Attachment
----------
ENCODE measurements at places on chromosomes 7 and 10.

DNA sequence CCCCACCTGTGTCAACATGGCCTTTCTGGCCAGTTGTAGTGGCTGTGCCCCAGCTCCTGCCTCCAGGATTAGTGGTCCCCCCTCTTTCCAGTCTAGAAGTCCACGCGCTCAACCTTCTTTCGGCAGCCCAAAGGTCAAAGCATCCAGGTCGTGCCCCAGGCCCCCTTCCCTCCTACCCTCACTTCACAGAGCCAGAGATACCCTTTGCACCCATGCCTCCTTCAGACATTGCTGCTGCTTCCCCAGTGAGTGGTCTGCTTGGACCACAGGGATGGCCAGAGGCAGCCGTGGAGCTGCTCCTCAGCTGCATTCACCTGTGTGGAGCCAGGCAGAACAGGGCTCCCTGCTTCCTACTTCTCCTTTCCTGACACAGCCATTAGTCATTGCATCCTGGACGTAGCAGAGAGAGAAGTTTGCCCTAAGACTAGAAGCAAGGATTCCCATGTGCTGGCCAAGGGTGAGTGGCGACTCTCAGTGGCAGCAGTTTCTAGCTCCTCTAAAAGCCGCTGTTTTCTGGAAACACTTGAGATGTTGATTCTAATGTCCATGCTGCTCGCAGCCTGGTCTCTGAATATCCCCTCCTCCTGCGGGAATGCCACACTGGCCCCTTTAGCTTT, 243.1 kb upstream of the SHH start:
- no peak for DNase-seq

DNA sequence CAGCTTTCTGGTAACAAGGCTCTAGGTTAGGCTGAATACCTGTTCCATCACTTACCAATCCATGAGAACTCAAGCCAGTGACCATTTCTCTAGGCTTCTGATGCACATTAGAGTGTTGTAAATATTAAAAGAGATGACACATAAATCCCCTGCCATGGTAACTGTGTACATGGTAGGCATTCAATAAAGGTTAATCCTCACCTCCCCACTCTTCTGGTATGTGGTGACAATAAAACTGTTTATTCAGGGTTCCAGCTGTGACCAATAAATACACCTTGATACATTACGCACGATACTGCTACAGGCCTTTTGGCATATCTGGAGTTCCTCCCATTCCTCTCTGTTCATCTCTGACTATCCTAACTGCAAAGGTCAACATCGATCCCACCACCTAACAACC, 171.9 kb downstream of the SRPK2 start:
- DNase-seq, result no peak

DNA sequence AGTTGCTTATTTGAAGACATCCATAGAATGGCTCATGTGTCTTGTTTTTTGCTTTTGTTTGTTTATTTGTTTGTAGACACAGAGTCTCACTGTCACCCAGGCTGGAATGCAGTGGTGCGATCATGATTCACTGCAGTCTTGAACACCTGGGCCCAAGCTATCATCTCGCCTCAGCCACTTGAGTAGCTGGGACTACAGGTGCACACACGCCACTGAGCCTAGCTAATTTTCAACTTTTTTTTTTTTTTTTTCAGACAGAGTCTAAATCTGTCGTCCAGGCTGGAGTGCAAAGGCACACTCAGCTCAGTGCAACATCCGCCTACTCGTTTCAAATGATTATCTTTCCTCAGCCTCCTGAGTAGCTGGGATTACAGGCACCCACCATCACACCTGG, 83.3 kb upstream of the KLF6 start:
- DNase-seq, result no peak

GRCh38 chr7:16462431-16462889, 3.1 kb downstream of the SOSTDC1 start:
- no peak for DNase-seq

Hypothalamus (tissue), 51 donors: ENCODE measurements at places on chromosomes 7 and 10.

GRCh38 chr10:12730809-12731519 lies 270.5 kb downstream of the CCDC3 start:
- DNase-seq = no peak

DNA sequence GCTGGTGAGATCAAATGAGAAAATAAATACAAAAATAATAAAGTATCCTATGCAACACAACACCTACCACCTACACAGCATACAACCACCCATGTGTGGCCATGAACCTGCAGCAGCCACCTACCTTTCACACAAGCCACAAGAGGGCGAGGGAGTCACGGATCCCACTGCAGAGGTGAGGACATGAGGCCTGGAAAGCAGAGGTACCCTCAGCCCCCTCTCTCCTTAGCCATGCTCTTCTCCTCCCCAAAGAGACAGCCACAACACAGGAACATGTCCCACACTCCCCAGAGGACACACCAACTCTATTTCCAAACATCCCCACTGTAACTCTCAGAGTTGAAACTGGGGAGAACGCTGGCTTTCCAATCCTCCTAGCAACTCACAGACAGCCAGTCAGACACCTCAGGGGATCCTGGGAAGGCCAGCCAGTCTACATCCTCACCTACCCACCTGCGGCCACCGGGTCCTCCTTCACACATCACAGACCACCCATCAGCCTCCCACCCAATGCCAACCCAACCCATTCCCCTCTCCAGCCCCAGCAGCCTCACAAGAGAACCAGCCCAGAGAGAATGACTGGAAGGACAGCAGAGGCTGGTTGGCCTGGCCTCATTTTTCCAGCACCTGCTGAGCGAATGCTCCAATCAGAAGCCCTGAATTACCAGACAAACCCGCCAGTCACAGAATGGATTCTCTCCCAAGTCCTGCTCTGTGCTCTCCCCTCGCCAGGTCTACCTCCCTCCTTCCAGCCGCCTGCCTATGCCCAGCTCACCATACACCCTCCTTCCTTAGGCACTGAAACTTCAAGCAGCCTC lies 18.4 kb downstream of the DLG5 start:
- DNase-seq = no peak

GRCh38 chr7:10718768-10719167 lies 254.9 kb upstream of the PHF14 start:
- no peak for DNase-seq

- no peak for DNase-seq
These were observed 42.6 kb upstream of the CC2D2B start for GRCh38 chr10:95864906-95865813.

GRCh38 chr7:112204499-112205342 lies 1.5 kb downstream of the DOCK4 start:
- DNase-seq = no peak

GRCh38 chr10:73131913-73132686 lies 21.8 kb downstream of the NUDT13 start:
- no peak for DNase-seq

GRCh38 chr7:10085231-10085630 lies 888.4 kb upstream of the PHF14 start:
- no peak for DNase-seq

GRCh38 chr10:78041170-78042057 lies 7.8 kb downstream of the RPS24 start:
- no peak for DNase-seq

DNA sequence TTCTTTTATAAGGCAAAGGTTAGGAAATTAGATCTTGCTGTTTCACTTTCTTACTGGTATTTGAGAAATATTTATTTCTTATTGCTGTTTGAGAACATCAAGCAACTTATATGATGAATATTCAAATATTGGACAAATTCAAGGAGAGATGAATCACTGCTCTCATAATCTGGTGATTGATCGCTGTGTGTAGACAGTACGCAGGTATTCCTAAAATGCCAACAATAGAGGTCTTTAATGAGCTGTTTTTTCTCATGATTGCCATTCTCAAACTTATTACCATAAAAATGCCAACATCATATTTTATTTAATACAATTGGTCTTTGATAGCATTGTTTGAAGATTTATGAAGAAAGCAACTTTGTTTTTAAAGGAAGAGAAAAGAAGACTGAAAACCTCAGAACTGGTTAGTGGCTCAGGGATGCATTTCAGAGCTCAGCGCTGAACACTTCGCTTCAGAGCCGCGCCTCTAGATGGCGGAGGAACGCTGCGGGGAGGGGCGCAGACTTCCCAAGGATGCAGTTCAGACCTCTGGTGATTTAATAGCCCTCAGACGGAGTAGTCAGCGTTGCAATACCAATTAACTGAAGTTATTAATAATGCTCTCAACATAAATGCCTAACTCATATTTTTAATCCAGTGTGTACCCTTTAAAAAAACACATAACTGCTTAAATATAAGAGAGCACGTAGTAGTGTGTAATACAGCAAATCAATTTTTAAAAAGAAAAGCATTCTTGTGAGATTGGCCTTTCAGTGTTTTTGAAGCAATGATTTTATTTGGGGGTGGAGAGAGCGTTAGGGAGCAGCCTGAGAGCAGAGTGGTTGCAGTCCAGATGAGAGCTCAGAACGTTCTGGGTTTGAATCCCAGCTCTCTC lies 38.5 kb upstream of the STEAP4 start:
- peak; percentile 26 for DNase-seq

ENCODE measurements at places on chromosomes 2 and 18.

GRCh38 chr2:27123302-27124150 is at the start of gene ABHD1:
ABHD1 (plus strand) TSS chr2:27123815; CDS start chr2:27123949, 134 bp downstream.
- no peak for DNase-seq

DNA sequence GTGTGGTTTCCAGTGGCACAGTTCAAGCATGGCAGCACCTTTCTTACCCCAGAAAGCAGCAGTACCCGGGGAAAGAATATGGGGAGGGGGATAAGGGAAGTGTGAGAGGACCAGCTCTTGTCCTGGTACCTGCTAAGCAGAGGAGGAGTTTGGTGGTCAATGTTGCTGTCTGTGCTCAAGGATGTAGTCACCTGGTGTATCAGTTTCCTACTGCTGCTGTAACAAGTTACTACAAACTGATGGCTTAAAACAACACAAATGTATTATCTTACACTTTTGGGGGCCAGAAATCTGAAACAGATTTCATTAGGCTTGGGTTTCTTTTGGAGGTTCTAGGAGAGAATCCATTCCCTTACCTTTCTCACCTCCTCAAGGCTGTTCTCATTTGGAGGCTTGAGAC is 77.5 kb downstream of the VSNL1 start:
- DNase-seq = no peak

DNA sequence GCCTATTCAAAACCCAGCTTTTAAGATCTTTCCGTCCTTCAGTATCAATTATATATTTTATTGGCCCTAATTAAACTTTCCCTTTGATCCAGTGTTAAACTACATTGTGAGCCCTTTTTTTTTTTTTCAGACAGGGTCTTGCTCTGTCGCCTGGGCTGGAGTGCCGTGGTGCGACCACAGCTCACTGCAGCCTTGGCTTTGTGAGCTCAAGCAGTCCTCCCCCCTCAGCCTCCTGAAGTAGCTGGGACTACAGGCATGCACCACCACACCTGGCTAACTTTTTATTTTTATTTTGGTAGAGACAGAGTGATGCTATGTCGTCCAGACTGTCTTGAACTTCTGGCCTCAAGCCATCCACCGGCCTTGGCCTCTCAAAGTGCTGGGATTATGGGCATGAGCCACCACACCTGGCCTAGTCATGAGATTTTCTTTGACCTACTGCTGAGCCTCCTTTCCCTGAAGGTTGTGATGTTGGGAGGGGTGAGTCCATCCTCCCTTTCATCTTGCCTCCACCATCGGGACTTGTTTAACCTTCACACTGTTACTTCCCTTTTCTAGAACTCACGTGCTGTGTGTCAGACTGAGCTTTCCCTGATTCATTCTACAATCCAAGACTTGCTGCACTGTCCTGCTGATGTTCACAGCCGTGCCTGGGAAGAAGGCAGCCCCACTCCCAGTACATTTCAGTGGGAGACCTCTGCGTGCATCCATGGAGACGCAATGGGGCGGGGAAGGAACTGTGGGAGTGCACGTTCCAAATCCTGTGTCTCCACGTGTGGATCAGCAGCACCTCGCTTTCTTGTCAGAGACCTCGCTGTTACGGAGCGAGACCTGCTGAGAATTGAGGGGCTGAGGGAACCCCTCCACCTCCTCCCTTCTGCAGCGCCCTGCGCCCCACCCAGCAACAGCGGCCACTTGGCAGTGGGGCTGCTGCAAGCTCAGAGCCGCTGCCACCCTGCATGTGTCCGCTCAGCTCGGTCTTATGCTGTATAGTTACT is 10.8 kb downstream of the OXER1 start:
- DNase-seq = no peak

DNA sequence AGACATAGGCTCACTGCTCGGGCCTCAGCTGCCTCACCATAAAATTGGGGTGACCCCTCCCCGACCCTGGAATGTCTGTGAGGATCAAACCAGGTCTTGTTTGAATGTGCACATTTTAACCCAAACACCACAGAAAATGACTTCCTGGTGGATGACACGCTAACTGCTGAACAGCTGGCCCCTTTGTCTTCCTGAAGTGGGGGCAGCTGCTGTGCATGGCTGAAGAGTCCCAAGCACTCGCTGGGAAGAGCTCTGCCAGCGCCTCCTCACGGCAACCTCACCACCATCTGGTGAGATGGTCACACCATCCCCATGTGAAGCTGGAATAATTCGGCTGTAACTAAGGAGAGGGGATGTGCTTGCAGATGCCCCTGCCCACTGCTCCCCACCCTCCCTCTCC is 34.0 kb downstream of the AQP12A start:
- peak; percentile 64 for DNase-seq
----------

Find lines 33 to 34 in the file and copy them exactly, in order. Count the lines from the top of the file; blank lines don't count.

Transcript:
DNA sequence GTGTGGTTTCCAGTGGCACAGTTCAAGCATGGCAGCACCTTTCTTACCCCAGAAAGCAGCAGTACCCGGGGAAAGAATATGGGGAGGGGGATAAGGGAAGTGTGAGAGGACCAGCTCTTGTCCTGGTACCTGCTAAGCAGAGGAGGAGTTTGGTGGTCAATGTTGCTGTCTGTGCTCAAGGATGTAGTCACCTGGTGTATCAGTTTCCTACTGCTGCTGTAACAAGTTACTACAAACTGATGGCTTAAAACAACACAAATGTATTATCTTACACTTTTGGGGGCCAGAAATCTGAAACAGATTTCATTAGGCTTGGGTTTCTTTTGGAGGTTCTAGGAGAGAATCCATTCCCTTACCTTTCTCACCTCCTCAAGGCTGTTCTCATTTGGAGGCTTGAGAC is 77.5 kb downstream of the VSNL1 start:
- DNase-seq = no peak